(Cary, N.C.) Internationally renowned business strategy expert Lea Strickland, MBA/CMA/CFM/CBM/GMC, was a featured panelist for the interactive discussion, “Compliance from Day One to Closeout – Fraud, Waste and Abuse” at the National Conference for the U.S. Small Business Administration’s Small Business Innovation Research (SBIR) and Small Business Technology Transfer (STTR) programs.

The compliance panel session, held November 4 in Reno, Nevada, drew a capacity crowd of 200 individuals representing government agencies, service providers, lawyers, state auditors, venture capitalists, lenders, and small  businesses engaged in putting together grant proposals to secure state and Federal monies.

“With the down economy and the established SBIR and STTR programs, as well as the American Recovery and Reinvestment Act (ARRA) and its millions of dollars of stimulus funds, we’ve seen entrepreneurs and business people from every industrial sector under the sun scrambling to secure a share of money,” Strickland said, adding, “Unfortunately, too many don’t understand or address important compliance issues which can results in costly financial and legal ramifications down the road.”

The focus for the businesses, awarding agencies, state advisory groups, and even consultants has previously been on the proposal and getting the funds, Strickland said. Now with a number of fraud and other cases being highlighted in Congressional hearings, there is recognition that the compliance aspects in the proposal, at award, and all the way to the closeout of the project is something that has to be understood and implemented.

According to Strickland, whether it’s ARRA funds, SBIR/STTR monies, or other state and Federal grants, the lure of Phase I grants of $100,000 or more and the rush to develop a product and get it commercialized leads many businesses to ignore compliance issues. These issues include the actual technical capability of a business using its own employees to satisfy proof of concept staffing requirements; building financial and accounting systems robust enough to accurately track, control, and report use of funds in a timely fashion; being cognizant of the impact of terms and conditions of a grant award on the actual spending of the funds; the financial capability of a grant applicant to pay for business costs beyond using grant monies as its only source of funding; and the importance of intellectual property and research documentation and deliverables.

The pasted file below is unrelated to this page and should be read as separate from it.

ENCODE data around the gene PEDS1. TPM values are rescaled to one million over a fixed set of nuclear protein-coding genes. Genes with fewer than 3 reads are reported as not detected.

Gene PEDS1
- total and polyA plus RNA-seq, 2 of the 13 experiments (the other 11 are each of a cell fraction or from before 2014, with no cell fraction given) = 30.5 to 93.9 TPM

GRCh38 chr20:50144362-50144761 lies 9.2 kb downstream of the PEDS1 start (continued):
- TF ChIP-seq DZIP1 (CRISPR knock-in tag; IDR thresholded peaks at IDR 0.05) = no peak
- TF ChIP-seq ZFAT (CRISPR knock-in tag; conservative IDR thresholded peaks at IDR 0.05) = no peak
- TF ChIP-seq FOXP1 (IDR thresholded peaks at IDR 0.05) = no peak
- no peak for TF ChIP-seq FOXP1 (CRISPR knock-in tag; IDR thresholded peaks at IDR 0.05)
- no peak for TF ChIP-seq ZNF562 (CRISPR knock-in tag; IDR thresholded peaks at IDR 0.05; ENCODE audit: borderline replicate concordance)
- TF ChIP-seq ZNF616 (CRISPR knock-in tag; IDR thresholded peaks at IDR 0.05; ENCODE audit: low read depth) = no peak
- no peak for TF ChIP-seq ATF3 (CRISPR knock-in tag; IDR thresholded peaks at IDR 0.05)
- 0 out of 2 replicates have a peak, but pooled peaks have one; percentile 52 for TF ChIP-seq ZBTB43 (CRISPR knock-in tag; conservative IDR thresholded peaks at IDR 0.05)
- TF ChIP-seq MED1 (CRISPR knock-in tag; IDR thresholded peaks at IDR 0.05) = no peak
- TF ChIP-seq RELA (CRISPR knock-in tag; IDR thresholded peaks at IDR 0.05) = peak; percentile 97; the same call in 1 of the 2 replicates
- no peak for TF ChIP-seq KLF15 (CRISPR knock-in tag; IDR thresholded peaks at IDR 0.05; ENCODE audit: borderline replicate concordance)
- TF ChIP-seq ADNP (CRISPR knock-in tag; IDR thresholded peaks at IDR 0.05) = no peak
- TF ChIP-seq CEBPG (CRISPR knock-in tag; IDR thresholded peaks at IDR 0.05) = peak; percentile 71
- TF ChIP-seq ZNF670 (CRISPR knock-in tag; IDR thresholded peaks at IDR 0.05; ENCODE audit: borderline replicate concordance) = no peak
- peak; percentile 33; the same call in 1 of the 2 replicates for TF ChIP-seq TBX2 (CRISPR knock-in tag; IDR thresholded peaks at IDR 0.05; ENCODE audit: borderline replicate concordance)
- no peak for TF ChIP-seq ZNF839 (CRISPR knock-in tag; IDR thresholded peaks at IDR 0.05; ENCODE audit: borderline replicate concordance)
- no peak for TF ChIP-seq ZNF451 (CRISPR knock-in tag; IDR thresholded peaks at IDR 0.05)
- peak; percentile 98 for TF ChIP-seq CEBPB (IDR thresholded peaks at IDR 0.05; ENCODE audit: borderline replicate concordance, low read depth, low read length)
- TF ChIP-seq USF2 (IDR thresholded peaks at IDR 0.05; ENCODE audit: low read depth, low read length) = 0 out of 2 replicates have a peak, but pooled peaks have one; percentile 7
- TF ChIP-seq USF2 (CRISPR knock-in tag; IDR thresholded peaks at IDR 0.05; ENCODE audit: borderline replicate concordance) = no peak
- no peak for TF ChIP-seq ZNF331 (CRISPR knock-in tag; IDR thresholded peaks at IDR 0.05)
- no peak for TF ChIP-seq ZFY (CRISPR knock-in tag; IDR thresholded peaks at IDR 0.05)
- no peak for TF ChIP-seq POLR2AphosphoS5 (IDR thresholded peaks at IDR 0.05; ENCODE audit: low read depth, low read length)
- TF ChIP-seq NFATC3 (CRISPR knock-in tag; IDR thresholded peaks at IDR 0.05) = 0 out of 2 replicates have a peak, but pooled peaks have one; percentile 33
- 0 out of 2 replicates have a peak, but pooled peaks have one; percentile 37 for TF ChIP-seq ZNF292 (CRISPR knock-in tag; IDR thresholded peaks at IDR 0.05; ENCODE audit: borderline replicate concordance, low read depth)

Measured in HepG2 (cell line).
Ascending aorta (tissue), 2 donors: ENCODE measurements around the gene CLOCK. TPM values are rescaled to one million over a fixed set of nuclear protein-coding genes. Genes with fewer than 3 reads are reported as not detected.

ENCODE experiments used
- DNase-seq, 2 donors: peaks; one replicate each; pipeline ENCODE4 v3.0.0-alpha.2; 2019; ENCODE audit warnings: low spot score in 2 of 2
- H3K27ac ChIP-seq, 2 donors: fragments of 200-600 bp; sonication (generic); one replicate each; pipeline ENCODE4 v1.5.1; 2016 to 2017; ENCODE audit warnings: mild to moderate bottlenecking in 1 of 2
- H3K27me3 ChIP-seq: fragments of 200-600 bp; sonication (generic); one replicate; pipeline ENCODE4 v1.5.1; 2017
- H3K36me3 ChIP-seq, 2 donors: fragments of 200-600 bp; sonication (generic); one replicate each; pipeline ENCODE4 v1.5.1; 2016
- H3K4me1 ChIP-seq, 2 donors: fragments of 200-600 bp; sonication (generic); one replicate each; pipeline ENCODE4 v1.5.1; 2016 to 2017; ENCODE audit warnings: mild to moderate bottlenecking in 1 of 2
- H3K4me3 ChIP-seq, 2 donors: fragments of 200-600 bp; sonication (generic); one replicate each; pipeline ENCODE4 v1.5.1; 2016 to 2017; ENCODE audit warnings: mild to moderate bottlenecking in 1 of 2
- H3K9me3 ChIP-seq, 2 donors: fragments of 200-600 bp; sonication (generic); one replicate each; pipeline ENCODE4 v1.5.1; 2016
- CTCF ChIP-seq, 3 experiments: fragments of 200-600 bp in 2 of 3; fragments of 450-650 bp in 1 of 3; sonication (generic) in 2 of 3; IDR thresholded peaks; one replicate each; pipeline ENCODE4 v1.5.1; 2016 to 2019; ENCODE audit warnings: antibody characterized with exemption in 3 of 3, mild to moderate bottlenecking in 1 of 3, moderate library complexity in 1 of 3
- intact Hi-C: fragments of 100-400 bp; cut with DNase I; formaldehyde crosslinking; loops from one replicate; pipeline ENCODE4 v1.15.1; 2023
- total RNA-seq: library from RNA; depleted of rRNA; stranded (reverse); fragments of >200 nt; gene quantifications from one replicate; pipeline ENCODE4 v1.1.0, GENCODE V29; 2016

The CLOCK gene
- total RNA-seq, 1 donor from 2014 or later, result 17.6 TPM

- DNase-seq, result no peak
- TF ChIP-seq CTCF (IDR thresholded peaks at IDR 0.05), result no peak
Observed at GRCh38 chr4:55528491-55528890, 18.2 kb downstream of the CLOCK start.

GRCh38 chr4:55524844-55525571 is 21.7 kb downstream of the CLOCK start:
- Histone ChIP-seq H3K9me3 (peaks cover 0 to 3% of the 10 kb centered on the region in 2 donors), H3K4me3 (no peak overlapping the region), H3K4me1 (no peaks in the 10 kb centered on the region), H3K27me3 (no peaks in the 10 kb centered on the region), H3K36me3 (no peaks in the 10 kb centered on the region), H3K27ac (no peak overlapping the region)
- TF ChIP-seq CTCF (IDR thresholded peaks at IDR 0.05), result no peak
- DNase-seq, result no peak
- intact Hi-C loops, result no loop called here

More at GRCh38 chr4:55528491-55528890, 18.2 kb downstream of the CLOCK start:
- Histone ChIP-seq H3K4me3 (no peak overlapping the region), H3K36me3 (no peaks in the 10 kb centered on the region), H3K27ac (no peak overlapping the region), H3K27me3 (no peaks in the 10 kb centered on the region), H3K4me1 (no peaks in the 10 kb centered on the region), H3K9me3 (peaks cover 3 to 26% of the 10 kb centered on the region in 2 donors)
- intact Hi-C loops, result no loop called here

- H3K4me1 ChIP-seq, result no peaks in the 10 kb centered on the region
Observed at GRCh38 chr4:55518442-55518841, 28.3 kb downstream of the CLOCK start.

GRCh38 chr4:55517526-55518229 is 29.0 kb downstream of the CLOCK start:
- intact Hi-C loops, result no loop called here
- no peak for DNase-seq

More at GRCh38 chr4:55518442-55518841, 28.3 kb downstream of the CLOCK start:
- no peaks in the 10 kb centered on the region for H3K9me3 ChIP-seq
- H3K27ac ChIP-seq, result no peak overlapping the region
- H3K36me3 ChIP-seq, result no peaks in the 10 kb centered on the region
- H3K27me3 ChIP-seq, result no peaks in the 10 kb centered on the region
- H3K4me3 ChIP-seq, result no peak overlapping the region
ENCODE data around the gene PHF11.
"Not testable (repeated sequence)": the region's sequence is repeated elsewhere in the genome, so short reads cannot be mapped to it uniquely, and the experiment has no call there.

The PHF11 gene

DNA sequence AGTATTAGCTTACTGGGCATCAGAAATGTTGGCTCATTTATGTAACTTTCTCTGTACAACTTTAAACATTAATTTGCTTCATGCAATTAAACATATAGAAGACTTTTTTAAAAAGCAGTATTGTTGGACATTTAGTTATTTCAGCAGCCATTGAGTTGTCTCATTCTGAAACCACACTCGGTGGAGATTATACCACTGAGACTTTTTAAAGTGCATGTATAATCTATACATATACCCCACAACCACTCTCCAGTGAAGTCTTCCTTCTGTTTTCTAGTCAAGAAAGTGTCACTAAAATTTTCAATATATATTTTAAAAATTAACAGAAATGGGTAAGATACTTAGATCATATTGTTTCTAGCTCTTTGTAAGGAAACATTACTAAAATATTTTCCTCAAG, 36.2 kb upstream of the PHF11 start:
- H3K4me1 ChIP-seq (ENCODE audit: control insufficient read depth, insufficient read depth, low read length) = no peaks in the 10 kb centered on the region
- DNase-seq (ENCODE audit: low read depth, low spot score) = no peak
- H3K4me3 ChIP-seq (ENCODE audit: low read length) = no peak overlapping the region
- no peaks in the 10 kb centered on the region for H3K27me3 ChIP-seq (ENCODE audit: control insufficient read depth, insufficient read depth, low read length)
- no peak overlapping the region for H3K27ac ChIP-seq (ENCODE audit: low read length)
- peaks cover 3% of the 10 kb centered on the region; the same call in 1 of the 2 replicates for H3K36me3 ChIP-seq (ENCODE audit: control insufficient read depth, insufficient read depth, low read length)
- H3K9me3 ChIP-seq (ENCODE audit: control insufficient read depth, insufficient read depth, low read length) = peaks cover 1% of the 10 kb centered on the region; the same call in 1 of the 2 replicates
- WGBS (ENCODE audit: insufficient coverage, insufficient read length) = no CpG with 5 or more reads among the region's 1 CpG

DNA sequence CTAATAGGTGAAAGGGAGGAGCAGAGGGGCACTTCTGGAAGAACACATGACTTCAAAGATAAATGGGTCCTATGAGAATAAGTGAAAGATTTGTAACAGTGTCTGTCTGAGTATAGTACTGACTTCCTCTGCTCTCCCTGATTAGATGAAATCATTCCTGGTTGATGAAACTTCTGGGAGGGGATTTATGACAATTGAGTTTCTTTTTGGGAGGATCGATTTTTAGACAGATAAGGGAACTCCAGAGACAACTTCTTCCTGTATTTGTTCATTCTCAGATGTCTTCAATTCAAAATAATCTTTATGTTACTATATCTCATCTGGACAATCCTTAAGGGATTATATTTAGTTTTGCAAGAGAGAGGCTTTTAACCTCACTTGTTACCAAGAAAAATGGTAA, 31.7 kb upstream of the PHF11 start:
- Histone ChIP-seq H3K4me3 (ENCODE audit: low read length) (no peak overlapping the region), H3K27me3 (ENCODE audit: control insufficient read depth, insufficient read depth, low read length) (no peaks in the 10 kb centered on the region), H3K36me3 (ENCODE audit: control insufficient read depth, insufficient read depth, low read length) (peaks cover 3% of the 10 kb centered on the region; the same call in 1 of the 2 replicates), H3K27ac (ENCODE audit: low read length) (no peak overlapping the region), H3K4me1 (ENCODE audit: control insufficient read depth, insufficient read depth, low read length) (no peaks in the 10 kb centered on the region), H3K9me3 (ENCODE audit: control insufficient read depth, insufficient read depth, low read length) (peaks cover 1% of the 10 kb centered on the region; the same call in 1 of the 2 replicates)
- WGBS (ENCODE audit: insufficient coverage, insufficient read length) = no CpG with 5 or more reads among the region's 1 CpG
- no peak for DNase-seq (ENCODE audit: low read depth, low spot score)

“If a grant proposal is Phase I noncompliant and the applicant does not address the issue, the application can go all the way through the funding process and even into product development before taxpayer fraud is discovered and the entire business fails due to compliance issues,” Strickland said. ”One court case shows that a research company submitted fraudulent proposals and accepted multiple awards for the same work, none of which was actually executed.”

Attendees approached Strickland after the panel discussion with concerns about fully understanding the requirements of the grants they were seeking, specifically with regard to paying enough attention to terms and conditions related to reporting and auditing and overall business management issues. “There were dozens of people having major ‘uh-oh’ moments after the session, realizing that avoiding oversights at the beginning could be critical to their success,” she said.

The four-day 2009 National SBIR/STTR Conference highlighted renewable energy and energy-efficient technologies, as well as many other emerging and existing technologies bringing together Federal agencies such as the U.S. Department of Defense, Health and Human Services, Department of Energy, Department of Commerce, Department of Education, Department of Transportation, National Aeronautics and Space Administration (NASA), the National Science Foundation (NSF), Environmental Protection Agency (EPA), Small Business Administration (SBA), Department of Homeland Security, and the Department of Agriculture as well as other small business experts in early-stage and advanced-stage ventures.

The panel discussion is one of several events Strickland has been involved with in recent months as regional and national organizations look for assistance in helping small businesses through challenging economic times.

For information on future events, workshops, and seminars featuring Lea Strickland, visit LeaStrickland.com, call (919) 234-3960, or e-mail Lea@leastrickland.com.

Lea Strickland, MBA/CMA/CFM/CBM/GMC, is an internationally renowned business strategy expert applying proven infrastructure management solutions to help businesses and organizations of all sizes build a baseline for success. Regularly leading workshops and presenting at a wide range of industry events, Lea is a sought-after public speaker and thought leader on how to effectively start and grow a business. She is a published book author; has been featured in national business media outlets; and is a contributing columnist to a number of national and regional magazines and websites.

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